Endometriosis: Causes, Symptoms, Diagnosis and Treatment

Her Health
3 min read
Endometriosis: Causes, Symptoms, Diagnosis and Treatment
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According to the doctors of Mayo Clinic, endometriosis is a condition in which the endometrial tissue which generally covers the inside of the uterus grows in a location outside of the uterus.

Endometrial tissue consists of connective tissue, blood cells and glands that normally forms in the uterus to prepare the womb for ovulation.

Endometriosis occurs when this tissue which typically lines the uterus starts growing outside the uterus. This can give rise to a number of symptoms and can be extremely painful.

Endometriosis is a common disorder of the female reproductive system which affects about 6-10 percent of the women in the reproductive age.

It is also the leading cause of chronic pelvic pain in women.


Endometriosis can be minimal, mild, medium or severe depending on the location and extend of the growth.

Let's know about the causes, symptoms, diagnosis and treatment of the condition.

Endometriosis: Causes 

Although the exact cause of endometriosis is uncertain, but according to the American College of Obstetricians and Gynecologists, possible explanations include:

  • Immune system disorder

  • Surgical scar implantation

  • Endometrial cell transfer via the blood cells or other lymphatic system

  • Embryonic cell transformation

  • Retrogade menstruation: In this the menstrual flow containing the endometrial tissue may flow back through the fallopian tubes into the abdominal or pelvic cavity leading to a deposition of the endometrial tissue at unusual locations.

  • Peritoneal cell transformation: The cells forming the pelvic organs may transform into other form of tissue such as endometrial tissue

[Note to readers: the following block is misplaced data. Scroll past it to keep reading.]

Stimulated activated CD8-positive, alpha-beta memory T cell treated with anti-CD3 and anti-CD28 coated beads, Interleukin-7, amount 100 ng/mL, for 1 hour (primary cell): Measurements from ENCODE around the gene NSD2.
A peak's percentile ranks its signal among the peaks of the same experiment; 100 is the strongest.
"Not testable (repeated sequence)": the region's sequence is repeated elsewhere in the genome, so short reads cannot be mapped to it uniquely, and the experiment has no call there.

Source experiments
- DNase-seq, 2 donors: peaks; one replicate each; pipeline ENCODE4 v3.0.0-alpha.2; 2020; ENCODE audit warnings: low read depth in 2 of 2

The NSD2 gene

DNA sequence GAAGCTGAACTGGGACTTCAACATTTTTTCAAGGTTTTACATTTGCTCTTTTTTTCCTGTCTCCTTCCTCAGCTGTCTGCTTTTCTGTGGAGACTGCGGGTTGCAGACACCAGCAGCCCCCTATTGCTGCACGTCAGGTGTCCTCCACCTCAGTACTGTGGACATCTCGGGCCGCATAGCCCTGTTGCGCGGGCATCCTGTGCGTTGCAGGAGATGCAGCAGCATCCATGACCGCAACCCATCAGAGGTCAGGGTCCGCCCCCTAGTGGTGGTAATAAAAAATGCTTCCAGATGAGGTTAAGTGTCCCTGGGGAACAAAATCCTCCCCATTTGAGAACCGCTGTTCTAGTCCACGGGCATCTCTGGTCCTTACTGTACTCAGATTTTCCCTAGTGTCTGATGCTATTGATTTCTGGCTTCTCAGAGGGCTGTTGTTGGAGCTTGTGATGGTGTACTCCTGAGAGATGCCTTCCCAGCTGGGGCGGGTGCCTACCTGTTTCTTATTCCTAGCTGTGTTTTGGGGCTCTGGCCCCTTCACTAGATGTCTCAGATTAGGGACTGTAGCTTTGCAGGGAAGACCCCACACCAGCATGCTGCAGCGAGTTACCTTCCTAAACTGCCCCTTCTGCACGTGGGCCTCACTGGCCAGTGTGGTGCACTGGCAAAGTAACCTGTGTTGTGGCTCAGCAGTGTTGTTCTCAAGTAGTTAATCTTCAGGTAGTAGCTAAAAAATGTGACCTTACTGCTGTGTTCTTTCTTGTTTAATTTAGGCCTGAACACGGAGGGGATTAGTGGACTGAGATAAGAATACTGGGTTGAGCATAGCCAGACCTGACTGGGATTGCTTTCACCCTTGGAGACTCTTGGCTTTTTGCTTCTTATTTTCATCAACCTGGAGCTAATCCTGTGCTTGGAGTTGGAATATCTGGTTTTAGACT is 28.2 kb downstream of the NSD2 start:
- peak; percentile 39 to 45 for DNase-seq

Other risk factors include:

  • Low body mass index

  • Early Menarche

  • Late Menopausal phase

  • Family History

  • Excessive Alcohol Consumption

  • Uterine Abnormalities

Endometriosis: Symptoms 

According to the doctors at Mayo Clinic, the signs and symptoms of endometriosis include:

  • Painful Periods

  • Pelvic Pain

  • Excessive bleeding during menstruation

  • Infertility

  • Discomfort in bowel movements or urination

  • Painful sex

  • Constipation

  • Diarrhea

  • Fatigue

  • Vomiting and Nausea

According to the US NIH, the severity of your pain doesn't indicate the degree or extent of your condition.

Some women may have severe pain but may have mild endo, while some women may have little pain or discomfort but may have a severe form of the disease.

Endometriosis: Diagnosis 

In order to diagnose endometriosis, your doctor may ask questions about your symptoms including the location of the pain and when it happens. For an accurate diagnosis, your doctors may conduct certain tests to check for endometriosis. According to Hopkins Medicine, these tests may include:

  • Laparoscopy: Your doctor may refer you to a surgeon to look inside your abdomen for signs of endometriosis with the help of the procedure called laparoscopy. It is one of the most common surgical procedure to diagnose endometriosis

  • A biopsy may also e performed to obtain a tissue diagnosis

  • Pelvic Exam

  • Ultrasound

  • Magentic Resonance Imaging

Endometriosis: Treatment 

There are various options for treating endometriosis as recommended by doctors at Mayo Clinic:

  • Endometriosis can be treated with certain medication, but may also need surgery. Your doctors may also prescribe pain relief such as nonsteroidal anti-inflammatory drugs to help with painful menstruation.

  • Hormone therapy or medication may be effective in easing oreliminating pain in some cases. This may include hormonal contraceptives, progestin therapy, Gonadotropin releasing hormone analogs or danazols.

  • Surgery may be definitive or conservative and can be useful when the symptoms are severe or there has been no response to other treatments.

(This article is for your general information only. Before trying out any remedy or treatment, FIT advises you to consult a qualified medical professional.)

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Topics:  endometriosis 

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